The interior design world is full of people who will say no to the above question. But the biggest criticism the workplace world gives design schools is that they send out graduates with little practical knowledge, which means that many graduates still need work experience before they are truly employable.
Having been one of those graduates many years ago and now being on the hiring end of the line, I can tell you that I have never hired a design graduate. Instead, I have been hiring people who are transferring from other fields, who have a passion for interiors, have experience in something else but really want to be doing this. I found out quite early on that passion, drive, commitment, loyalty and maturity are far more important qualities to me as an employer and someone who wants to learn is much more of a pleasure to work with.
You might be surprised to know that in most countries, including Australia, New Zealand, The United Kingdom and some states in the USA, you don’t need a formal education, qualification, experience or license to call yourself or work as a domestic interior designer. (Commercial interiors are a little different, I will write about that another time).
Although without some kind of education or experience you really wouldn’t know what you were doing because there are certain things that you do as an interior designer that you just wouldn’t know about unless you had been taught or had some experience.
But the reality is that being an interior designer isn’t actually that difficult, but many snobby designers will tell you differently! Sometimes, I can’t believe that I get paid to do what I do, I love it so much, and I’m not the only one.
Most interior designers are absolutely obsessed with interior design. They do it for work; they do it as a hobby, they read about it in their spare time, they dream about it, talk about it, live it, breath it, eat it, smell it (you get my point).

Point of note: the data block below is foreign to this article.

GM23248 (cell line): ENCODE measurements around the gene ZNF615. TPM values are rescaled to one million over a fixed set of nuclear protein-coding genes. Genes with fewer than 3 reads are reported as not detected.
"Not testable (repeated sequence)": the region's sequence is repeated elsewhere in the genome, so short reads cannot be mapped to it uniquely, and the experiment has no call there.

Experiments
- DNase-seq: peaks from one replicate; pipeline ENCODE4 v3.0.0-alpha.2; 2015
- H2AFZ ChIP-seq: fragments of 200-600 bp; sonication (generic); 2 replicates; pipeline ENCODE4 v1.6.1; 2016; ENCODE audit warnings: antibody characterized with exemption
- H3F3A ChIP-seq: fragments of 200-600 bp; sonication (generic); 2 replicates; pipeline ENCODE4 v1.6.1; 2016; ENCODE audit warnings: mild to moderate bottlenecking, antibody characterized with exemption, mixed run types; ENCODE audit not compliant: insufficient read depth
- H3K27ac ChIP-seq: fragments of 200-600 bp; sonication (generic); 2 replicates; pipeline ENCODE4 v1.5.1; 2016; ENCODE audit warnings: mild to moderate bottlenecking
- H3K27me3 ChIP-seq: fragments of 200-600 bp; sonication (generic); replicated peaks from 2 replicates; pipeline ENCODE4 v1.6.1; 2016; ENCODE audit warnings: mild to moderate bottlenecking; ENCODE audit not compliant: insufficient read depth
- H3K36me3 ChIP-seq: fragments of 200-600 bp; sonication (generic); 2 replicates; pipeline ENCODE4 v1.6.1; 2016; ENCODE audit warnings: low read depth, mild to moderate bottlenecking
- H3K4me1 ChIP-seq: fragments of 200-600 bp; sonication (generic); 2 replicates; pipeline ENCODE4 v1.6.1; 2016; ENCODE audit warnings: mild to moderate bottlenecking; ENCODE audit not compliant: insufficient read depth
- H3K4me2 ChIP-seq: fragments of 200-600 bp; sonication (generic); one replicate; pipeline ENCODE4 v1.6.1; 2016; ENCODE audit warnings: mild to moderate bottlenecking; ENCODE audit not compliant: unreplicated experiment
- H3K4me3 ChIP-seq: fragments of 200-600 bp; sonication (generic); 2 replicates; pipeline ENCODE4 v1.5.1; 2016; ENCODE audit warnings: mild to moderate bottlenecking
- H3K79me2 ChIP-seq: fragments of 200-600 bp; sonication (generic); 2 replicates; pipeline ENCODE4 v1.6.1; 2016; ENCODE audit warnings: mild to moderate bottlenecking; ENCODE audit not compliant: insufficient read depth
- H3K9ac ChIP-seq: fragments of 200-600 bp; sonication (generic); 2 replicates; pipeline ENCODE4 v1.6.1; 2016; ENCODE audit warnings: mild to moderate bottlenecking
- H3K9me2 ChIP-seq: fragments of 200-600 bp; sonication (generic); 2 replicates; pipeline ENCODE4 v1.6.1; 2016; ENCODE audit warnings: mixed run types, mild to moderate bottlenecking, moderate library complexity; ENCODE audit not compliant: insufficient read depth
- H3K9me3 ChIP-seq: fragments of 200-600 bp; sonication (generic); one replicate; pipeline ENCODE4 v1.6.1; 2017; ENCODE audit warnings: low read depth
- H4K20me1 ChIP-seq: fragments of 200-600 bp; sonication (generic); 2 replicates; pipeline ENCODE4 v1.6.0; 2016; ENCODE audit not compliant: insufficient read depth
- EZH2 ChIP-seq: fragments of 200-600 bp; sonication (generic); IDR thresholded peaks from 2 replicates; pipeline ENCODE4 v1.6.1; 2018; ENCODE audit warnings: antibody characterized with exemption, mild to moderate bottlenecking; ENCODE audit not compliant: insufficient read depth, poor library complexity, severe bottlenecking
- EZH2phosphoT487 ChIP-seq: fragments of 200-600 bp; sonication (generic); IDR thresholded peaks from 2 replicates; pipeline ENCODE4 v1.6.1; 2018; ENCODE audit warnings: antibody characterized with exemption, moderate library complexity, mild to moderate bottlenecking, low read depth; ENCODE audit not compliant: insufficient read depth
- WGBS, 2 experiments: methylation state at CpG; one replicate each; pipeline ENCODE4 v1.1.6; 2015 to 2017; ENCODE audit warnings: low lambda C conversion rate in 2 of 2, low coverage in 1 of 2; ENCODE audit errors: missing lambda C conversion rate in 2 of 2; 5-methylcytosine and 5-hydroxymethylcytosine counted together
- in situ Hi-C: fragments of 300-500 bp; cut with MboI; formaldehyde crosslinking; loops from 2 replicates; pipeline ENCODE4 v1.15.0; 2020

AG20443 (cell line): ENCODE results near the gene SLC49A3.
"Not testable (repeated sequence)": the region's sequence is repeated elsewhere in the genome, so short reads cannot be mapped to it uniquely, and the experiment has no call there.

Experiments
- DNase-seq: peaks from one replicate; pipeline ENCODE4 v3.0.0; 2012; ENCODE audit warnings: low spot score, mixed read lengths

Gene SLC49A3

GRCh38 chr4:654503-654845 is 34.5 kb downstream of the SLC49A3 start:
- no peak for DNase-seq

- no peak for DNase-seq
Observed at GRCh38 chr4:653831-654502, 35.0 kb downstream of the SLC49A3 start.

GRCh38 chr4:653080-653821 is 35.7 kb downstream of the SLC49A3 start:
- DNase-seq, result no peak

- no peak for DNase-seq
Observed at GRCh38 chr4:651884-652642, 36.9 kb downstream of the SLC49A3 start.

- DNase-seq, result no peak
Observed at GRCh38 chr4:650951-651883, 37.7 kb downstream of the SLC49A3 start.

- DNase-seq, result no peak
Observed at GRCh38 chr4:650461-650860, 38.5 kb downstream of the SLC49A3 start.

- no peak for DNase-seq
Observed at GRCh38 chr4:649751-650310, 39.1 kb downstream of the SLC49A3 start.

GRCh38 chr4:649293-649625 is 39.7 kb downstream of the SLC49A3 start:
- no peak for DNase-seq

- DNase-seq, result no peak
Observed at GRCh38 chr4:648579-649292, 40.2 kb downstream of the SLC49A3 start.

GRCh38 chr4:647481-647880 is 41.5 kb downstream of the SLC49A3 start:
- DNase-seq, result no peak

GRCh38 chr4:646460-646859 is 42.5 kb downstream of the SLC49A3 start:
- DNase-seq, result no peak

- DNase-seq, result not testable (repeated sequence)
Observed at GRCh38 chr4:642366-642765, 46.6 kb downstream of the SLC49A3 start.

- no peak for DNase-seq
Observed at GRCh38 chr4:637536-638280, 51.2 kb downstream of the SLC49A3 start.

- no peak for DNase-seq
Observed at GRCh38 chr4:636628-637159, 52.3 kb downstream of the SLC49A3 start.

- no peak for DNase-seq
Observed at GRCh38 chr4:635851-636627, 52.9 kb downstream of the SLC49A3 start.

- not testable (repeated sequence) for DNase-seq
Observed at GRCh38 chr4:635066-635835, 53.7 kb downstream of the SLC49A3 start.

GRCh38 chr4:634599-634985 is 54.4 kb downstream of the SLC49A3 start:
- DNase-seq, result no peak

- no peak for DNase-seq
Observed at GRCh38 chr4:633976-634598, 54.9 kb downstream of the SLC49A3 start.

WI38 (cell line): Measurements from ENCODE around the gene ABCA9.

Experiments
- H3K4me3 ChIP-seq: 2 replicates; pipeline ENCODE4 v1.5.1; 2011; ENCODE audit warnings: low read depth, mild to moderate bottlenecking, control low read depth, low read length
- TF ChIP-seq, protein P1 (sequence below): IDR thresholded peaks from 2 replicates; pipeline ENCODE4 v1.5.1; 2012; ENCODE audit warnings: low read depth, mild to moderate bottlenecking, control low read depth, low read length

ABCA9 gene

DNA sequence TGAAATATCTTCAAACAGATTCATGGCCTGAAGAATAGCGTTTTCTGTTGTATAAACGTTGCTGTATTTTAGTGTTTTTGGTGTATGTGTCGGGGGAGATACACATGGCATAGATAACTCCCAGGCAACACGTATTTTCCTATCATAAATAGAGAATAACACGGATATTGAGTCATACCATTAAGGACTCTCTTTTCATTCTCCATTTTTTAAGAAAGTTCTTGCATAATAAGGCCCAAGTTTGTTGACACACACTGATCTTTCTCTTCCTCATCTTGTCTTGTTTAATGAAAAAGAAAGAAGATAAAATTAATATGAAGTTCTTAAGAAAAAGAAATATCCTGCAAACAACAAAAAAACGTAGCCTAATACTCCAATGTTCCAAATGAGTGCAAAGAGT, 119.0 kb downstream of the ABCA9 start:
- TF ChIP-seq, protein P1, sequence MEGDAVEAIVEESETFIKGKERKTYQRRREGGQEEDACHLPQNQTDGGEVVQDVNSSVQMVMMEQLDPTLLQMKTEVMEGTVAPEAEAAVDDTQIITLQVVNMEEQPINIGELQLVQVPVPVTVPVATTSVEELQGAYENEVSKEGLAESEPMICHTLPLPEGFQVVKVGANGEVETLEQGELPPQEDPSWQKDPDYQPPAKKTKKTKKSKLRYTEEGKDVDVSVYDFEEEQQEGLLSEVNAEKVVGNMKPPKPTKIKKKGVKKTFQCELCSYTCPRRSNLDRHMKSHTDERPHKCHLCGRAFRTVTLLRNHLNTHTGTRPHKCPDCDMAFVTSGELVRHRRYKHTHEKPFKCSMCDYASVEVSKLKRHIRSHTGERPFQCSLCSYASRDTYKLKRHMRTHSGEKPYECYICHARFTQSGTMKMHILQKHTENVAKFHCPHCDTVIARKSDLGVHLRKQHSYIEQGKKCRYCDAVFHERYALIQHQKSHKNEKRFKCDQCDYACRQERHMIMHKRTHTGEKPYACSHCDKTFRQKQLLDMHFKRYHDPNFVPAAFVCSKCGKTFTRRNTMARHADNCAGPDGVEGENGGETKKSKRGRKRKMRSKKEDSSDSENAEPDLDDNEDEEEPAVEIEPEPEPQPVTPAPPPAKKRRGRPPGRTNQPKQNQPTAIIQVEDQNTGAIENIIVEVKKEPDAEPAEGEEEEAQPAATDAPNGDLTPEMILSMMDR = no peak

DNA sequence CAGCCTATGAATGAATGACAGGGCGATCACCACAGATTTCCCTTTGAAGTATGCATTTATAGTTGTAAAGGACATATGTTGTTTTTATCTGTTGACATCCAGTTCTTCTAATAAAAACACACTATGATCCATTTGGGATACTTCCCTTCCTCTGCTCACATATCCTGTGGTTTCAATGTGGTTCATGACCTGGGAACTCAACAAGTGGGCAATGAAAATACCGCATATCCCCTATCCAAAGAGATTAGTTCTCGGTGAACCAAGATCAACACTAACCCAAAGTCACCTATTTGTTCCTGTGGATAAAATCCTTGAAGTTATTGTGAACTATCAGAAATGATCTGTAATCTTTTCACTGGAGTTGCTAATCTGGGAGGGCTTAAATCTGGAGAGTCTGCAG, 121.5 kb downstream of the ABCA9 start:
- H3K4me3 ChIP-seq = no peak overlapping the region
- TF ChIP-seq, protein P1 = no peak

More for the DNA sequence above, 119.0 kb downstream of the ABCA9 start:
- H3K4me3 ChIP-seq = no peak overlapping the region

So could you become an interior designer in 3 months? In my opinion with the right knowledge, you could start working in the domestic market, yes!
So what would you be doing as a domestic interior designer? Some of the typical things that I do for clients include; drawing and providing layout options for rooms, designing and presenting how spaces will look, sourcing, choosing and purchasing furniture, finishes and fittings, designing lighting, joinery, furniture, wardrobes, coordinating audiovisual & TV walls, coordinating with builders, carpenters and electricians, choosing soft furnishings for curtain makers, drawing and presenting designs, running a project on site and lots, lots more.
Not every project requires all of the above and to be honest, the majority of smaller projects, just need colour, mood boards, well-designed furniture layouts, some creativity and a plan of execution (procurement method).
What I’m finding these days is that the average person buying a property is ready to hire an interior designer to help create their dream home and they just want someone that they connect with and understands what it is they need.
Having worked with over 30 happy (and paying) clients in my first year of business, I can tell you that you can become an interior designer in 3 months. You just need the right information, and it just depends on where you want to practice, how dedicated you are to your career and what kind of work you want to do.
Interior Design Business /by Jo